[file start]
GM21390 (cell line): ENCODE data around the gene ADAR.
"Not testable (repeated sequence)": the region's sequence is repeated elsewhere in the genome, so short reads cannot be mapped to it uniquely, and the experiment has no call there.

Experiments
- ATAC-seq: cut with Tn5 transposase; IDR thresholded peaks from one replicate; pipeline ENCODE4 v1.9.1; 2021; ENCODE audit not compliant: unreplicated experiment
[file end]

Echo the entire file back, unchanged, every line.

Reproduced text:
GM21390 (cell line): ENCODE data around the gene ADAR.
"Not testable (repeated sequence)": the region's sequence is repeated elsewhere in the genome, so short reads cannot be mapped to it uniquely, and the experiment has no call there.

Experiments
- ATAC-seq: cut with Tn5 transposase; IDR thresholded peaks from one replicate; pipeline ENCODE4 v1.9.1; 2021; ENCODE audit not compliant: unreplicated experiment